Kasey Schmidt recounts missile scare: ‘It was so terrifying … I thought of all the things I haven’t done.’

Last week’s ballistic missile scare was such a traumatizing experience for University of Hawaii swimmer Kasey Schmidt, she decided to write about it.

The lifelong St. Augustine resident wrote an essay she sent to Swimming World about the false alarm and how the Hawaii swim team dealt with it. The online magazine posted her story on Monday.

“I am an English and economics major and I felt so inspired to write about it because it was frightening,” the college junior said in a phone interview. “I think writing about it helped alleviate the stress.”

At about 8 a.m. last Saturday the swim team was doing a set of 30 50s in its 25-yard pool, meaning after two laps the swimmers would stop and then continue the set. On this particular break, the swimmers saw head coach Dan Schemmel running toward his phone. Everybody froze.

“We had a bad feeling. Nobody went for the next lap,” Schmidt said.

Schmidt thought there might be a gunman, which has always been a fear of hers during swim practice, because it would be “literally shooting fish in a barrel,” she said. She also thought about the possibility of a nuclear threat from North Korea, because in October the university began sending out emails and power points to students telling them to be informed and mindful about a threat to the islands.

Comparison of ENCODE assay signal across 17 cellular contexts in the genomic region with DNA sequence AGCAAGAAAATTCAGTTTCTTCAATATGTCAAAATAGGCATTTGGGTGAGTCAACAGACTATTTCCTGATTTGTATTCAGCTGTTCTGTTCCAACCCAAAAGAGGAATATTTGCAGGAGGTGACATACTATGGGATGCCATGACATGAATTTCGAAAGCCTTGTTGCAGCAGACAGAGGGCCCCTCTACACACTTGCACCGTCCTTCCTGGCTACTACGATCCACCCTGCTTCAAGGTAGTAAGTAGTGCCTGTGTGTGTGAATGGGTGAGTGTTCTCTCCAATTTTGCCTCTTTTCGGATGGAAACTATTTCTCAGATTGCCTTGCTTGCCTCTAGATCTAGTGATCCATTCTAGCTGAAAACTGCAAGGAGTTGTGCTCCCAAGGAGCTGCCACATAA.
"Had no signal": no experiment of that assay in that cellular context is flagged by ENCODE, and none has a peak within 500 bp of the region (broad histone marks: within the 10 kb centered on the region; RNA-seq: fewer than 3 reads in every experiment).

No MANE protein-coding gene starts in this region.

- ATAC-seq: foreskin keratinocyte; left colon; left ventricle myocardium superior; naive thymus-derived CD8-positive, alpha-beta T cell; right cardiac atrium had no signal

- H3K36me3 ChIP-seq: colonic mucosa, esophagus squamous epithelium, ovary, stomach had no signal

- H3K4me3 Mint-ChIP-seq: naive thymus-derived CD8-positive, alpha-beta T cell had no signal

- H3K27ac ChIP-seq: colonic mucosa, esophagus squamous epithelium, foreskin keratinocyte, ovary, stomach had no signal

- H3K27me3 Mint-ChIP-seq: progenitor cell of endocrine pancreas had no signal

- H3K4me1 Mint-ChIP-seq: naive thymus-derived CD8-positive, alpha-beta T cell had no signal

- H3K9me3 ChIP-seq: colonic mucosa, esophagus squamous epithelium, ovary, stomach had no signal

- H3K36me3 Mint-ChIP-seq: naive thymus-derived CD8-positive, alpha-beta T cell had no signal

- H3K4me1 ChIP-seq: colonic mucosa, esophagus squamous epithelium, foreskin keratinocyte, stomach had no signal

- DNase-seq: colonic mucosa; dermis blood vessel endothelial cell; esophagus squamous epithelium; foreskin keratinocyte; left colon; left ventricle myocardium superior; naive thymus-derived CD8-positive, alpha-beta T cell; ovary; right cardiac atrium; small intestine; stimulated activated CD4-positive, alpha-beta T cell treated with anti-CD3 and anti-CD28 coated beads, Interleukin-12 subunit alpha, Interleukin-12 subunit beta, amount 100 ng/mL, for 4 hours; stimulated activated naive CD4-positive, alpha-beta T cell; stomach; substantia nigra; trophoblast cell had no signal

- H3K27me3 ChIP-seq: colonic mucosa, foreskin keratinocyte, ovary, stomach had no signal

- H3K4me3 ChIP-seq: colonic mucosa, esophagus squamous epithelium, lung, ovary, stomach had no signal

Schemmel told the team to get out of the pool and led the swimmers to a door Schmidt had never seen before. They walked down concrete steps into a small dark room that Schmidt described in her essay as “a rather moldy room that hadn’t seen a human or a bleaching agent for a couple decades.”

Over 50 swimmers and coaches stood in the small room for about 15 minutes – there wasn’t enough room for everyone to sit. There was one window that looked directly into the pool under the diving area.

“If the window was going to break, the pool would flood into the room, but we knew it was the safest place we could go,” Schmidt said.

The swimmers didn’t have their cell phones. Schmidt grabbed her water bottle from the pool deck on the way to the underground room. An assistant coach’s phone displayed the emergency alert: “A ballistic missile threat is inbound to Hawaii. Seek immediate shelter. This is not a drill.”

Schmidt said her life flashed before her eyes.